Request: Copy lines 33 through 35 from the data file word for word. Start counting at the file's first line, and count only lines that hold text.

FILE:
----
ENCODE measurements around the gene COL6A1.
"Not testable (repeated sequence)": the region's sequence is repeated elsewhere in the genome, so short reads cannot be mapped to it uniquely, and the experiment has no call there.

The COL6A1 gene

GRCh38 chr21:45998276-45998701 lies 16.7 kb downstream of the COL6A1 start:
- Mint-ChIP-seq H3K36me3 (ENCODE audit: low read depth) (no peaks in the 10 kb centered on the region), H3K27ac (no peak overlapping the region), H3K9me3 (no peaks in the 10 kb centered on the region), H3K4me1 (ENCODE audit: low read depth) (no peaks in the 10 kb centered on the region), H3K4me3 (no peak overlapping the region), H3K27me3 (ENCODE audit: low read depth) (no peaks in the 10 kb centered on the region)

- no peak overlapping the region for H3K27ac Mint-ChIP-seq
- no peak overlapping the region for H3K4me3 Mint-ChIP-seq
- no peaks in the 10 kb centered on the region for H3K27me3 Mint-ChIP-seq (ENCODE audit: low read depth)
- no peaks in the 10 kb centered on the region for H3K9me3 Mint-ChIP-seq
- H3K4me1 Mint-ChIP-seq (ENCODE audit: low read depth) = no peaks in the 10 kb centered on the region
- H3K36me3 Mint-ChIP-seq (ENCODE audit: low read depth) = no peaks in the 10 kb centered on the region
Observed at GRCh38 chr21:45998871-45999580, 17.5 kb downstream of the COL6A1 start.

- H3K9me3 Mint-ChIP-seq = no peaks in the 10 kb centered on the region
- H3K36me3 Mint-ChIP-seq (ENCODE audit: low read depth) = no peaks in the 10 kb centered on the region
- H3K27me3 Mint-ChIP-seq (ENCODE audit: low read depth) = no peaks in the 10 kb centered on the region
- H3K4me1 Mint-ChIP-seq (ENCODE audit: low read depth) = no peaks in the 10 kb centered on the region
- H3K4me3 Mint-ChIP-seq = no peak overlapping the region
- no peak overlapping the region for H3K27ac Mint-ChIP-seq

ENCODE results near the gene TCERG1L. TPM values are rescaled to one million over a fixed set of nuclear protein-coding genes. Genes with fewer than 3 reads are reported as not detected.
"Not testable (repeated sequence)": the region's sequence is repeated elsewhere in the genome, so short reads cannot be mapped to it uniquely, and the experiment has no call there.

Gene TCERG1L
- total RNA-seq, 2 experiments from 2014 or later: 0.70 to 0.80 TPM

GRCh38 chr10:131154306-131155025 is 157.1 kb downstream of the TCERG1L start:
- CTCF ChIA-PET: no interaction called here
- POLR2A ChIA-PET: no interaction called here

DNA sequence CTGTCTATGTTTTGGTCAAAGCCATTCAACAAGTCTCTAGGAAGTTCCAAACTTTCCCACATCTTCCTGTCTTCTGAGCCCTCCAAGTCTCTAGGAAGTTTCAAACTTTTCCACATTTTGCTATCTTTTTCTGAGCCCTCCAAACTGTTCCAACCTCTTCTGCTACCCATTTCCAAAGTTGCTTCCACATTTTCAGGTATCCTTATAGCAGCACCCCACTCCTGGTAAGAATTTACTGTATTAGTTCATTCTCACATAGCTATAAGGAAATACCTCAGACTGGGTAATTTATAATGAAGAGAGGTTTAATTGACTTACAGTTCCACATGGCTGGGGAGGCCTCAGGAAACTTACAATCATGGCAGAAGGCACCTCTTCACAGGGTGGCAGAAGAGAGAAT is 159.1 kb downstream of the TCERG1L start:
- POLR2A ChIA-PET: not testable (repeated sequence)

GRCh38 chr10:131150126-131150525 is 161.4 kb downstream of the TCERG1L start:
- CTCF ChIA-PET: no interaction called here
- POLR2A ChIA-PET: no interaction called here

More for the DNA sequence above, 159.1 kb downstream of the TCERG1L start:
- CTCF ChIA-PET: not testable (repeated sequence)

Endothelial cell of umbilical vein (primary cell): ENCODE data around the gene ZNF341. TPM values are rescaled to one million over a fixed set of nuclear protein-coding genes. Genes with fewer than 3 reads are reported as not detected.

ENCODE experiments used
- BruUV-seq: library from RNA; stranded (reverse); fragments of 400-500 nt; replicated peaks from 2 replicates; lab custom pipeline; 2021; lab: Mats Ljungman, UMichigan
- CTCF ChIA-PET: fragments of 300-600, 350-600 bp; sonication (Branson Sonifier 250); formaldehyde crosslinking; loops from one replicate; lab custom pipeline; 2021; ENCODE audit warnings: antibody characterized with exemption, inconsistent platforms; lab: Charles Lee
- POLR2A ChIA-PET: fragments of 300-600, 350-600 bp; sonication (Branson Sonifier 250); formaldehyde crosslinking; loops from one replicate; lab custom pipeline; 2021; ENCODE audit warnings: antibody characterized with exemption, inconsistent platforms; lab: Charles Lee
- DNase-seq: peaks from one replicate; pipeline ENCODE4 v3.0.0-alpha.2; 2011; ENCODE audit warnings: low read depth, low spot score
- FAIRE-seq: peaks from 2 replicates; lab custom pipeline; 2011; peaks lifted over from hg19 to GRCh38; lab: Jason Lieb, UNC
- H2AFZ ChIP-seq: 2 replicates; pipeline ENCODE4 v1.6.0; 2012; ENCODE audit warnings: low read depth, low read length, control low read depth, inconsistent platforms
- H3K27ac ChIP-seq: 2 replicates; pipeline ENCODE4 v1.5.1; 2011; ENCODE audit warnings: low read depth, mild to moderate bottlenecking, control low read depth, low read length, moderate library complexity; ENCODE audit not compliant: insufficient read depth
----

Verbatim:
Endothelial cell of umbilical vein (primary cell): ENCODE data around the gene ZNF341. TPM values are rescaled to one million over a fixed set of nuclear protein-coding genes. Genes with fewer than 3 reads are reported as not detected.

ENCODE experiments used
- BruUV-seq: library from RNA; stranded (reverse); fragments of 400-500 nt; replicated peaks from 2 replicates; lab custom pipeline; 2021; lab: Mats Ljungman, UMichigan